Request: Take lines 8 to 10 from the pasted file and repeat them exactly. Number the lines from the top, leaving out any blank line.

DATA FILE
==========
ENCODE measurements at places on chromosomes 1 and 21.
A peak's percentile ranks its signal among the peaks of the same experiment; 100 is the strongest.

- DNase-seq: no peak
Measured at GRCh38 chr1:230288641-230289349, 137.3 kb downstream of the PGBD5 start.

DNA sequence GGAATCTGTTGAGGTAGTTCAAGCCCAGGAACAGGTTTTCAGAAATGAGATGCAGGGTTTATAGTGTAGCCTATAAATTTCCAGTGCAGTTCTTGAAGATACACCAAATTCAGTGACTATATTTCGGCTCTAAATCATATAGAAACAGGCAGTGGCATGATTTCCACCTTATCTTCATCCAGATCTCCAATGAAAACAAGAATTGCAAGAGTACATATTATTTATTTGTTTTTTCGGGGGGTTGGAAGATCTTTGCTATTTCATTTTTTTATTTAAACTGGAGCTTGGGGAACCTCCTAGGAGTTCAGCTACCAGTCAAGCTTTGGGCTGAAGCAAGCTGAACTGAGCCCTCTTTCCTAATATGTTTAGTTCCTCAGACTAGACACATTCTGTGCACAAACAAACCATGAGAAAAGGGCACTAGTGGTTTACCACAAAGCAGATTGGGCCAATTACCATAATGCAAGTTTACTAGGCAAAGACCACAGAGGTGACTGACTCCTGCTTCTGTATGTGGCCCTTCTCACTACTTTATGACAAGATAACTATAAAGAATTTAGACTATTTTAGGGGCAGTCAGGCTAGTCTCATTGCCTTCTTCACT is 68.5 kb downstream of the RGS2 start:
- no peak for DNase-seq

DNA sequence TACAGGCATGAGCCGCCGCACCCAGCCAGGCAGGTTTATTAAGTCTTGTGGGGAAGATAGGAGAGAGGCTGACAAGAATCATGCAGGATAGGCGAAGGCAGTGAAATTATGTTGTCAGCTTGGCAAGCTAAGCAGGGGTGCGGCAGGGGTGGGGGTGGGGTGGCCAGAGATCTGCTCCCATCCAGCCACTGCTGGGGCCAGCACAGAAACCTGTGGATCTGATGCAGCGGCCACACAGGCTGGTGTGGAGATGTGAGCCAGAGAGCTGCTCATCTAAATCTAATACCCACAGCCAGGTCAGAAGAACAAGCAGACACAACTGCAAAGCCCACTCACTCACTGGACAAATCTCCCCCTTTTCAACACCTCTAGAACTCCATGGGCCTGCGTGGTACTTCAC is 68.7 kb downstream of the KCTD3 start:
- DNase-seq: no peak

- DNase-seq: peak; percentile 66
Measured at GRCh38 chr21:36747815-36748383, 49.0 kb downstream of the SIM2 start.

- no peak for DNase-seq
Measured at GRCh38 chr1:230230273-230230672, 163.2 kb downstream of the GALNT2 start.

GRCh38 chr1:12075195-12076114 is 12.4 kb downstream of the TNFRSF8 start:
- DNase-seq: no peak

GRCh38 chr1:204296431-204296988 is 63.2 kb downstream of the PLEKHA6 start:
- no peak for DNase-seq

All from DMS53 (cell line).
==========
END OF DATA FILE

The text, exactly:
- DNase-seq: no peak

- DNase-seq: peak; percentile 66
Measured at GRCh38 chr21:36747815-36748383, 49.0 kb downstream of the SIM2 start.